Between today’s non-farm payrolls report and yesterday’s ECB/BoJ meetings, it has been a rock and roll week in the FX market. Volatility picked up significantly with breakouts seen in many currency pairs. Job growth last month in the U.S. was abysmally weak. U.S. companies added only 88k jobs in March, the smallest increase since June 2012. While the unemployment rate dropped to 7.6% from 7.7% and February numbers were revised up to 268K from 236K, the sticker shock of the sub 100k print sent the dollar tumbling. The improvement in the unemployment rate is misleading because the participation rate, which measures the number of people employed or actively looking for a job hit a 30 year low.
EUR/USD broke above 1.30 on the back of the release while USD/JPY dropped below 96. While the dollar has rebounded off its lows post release, we still expect it to trickle lower throughout the North American trading session, particularly against the Euro. USD/JPY on the other hand has other forces driving it higher and as a result is not as affected by the non-farm payrolls report this month.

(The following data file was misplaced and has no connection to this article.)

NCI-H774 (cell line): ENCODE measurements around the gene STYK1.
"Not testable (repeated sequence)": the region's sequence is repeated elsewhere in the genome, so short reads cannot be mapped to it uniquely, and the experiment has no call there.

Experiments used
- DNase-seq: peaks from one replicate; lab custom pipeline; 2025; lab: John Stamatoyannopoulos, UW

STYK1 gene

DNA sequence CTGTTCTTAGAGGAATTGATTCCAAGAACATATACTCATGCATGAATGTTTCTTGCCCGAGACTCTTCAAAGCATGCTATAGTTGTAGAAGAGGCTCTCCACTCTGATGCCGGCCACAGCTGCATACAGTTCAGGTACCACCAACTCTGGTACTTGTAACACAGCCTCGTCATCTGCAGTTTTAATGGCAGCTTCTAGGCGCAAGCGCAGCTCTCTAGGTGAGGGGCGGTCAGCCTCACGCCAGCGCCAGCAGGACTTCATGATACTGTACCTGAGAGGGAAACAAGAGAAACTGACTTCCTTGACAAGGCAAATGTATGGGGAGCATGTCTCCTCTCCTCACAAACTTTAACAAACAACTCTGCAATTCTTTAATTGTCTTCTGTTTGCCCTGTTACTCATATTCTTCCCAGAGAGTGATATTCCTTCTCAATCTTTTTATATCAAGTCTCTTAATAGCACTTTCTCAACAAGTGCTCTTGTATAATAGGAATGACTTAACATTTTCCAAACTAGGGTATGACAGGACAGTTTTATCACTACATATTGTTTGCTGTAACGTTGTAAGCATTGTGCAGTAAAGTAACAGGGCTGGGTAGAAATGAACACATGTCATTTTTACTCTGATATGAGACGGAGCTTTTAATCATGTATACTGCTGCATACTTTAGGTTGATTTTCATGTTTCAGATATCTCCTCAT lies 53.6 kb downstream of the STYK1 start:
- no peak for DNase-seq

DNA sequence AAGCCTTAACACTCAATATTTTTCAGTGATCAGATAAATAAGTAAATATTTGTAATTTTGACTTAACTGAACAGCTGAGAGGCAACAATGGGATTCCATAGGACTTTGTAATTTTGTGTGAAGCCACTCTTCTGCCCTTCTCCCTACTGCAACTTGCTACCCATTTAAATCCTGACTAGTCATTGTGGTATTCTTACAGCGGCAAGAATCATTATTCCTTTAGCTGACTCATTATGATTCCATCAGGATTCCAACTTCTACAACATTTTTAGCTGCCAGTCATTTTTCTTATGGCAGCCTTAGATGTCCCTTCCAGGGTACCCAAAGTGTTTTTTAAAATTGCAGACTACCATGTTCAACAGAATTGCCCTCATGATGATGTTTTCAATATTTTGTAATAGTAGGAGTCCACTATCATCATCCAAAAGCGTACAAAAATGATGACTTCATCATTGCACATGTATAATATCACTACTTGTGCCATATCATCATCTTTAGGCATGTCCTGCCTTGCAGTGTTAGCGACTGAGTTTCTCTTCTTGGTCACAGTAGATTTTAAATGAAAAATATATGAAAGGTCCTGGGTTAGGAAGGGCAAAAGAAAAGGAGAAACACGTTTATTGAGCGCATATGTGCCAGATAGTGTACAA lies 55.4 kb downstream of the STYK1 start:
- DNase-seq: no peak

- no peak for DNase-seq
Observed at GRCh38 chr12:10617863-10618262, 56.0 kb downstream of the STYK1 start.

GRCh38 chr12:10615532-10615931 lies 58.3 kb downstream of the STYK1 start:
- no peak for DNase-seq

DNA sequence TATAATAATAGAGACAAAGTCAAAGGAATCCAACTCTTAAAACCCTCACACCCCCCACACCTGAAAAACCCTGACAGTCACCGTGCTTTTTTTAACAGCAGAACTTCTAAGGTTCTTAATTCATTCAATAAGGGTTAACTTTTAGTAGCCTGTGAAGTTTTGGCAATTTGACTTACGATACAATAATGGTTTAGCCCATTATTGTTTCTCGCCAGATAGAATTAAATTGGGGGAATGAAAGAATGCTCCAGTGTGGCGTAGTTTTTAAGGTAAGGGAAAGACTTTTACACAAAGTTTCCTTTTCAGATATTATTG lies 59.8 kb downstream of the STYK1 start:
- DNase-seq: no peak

For the Federal Reserve, this morning’s jobs numbers will push out their timeline for varying asset purchases because a decline like the one seen today is the exact reason why the central bank is concerned about the sustainability of labor market improvements. Yet one monthly decline does not constitute a trend especially when it comes after a very strong month in February. Next week’s retail sales report will be key. If consumer spending increases, the central bank may look past this month’s decline in job growth. The manufacturing sector cut 3K jobs and losses were also seen in the public sector as private payrolls increased 95k. Average hourly earnings were flat but average weekly hours increased – in other words, Americans are working longer and not making more. Lost in the shuffle was the trade balance, which narrowed from -$44.5B to -$43B in February.
Canada’s labor market numbers were equally abysmal. The 54K decline in employment last month erased all of the jobs gained in February. Not only was this the largest drop in jobs since February 2009 but the unemployment rate also jumped to 7.2% from 7%. Combined with the surprise increase in the February trade deficit from -0.75B to -1.02B, the Bank of Canada has some fresh headaches on its hands. This is very bad news for Canada and in many ways worse than the U.S. job numbers because of size of the economy. USD/CAD has broken to the upside and we think that it test 1.03.